When to seek urgent medical care?
A health care provider should be consulted to determine if the child needs special education and training. It is important for the child to have regular check ups with his or her doctor.
A doctor can often make an initial diagnosis of Down syndrome at birth based on how the baby looks. The doctor may hear a heart murmur when listening to the baby's chest with a stethoscope.
A blood test can be done to check for the extra chromosome and confirm the diagnosis.
Other tests that may be done include:
- Echocardiogram to check for heart defects (usually done soon after birth)
- X-rays of the chest and gastrointestinal tract
Persons with Down syndrome need to be closely screened for certain medical conditions. They should have:
- Eye exam every year during infancy
- Hearing tests every 6 - 12 months, depending on age
- Dental exams every 6 months
- X-rays of the upper or cervical spine between ages 3 - 5 years
- Pap smears and pelvic exams beginning during puberty or by age 21
- Thyroid testing every 12 months
There is no specific treatment for Down syndrome. A child born with a gastrointestinal blockage may need major surgery immediately after birth. Certain heart defects may also require surgery. When breast-feeding, the baby should be well supported and fully awake. The baby may have some leakage because of poor tongue control. However, many infants with Down syndrome can successfully breast-feed. Obesity can become a problem for older children and adults. Getting plenty of activity and avoiding high-calorie foods are important. Before beginning sports activities, the child's neck and hips should be examined. Behavioral training can help people with Down syndrome and their families deal with the frustration, anger, and compulsive behavior that often occur. Parents and caregivers should learn to help a person with Down syndrome deal with frustration. At the same time, it is important to encourage independence.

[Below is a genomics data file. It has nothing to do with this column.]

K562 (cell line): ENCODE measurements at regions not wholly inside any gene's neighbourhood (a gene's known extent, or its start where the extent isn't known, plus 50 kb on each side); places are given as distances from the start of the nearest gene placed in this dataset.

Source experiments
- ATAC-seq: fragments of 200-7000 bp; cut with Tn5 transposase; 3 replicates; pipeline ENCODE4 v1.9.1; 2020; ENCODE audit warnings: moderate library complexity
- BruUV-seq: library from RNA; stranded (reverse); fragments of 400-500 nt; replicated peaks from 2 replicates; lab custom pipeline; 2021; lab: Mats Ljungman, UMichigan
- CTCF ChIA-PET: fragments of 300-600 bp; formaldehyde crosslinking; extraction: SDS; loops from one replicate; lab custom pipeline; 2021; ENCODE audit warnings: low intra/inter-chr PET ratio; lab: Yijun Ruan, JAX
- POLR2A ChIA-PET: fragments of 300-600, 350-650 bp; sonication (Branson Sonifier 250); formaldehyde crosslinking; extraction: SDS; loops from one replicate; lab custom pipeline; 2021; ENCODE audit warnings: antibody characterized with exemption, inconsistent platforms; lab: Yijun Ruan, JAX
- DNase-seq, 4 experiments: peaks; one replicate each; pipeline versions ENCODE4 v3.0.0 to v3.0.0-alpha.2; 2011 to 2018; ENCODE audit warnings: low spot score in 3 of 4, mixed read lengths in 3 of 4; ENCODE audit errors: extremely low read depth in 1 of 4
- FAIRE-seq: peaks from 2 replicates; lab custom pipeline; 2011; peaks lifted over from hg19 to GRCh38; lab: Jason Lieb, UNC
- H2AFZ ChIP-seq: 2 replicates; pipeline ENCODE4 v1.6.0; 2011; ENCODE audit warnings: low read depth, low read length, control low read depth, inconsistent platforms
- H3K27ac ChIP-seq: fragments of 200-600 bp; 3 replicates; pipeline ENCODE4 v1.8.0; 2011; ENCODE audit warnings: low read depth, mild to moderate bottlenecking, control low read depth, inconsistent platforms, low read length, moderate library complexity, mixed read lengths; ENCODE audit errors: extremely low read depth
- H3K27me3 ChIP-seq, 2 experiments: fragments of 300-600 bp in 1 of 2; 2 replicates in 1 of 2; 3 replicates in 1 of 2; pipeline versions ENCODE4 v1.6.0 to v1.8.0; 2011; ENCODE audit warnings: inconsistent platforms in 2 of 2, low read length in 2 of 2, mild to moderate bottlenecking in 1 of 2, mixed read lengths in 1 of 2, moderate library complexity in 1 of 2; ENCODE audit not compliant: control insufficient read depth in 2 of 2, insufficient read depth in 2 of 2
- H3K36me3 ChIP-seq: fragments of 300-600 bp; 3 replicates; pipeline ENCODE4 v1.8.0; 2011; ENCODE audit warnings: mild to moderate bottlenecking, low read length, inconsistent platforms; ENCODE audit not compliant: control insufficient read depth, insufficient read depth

Adolescent females and women with Down syndrome are usually able to get pregnant. There is an increased risk of sexual abuse and other types of abuse in both males and females. It is important for those with Down syndrome to:
- Be taught about pregnancy and taking the proper precautions
- Learn to advocate for themselves in difficult situations
- Be in a safe environment
If the person has any heart defects or problems, check with the physician about the need for antibiotics to prevent heart infections called endocarditis.
Special education and training is offered in most communities for children with delays in mental development. Speech therapy may help improve language skills. Physical therapy may teach movement skills. Occupational therapy may help with feeding and performing tasks. Mental health care can help both parents and the child manage mood or behavior problems. Special educators are also often needed.
Where to find medical care for Down syndrome
Directions to Hospitals Treating Down syndrome
What to expect (Outlook/Prognosis)
These factors can contribute to a shorter life expectancy for people with Down syndrome. One study, carried out in the United States in 2002, showed an average lifespan of 49 years, with considerable variations between different ethnic and socio-economic groups. However, in recent decades, the life expectancy among persons with Down syndrome has increased significantly up from 25 years in 1980. The causes of death have also changed, with chronic neurodegenerative diseases becoming more common as the population ages. Most people with Down Syndrome who survive into their 40s and 50s begin to suffer from an Alzheimer's disease-like dementia.
- Airway blockage during sleep
- Compression injury of the spinal cord
- Eye problems
- Frequent ear infections and increased risk of other infections
- Hearing loss
- Heart problems
- Gastrointestinal blockage
- Weakness of the back bones at the top of the neck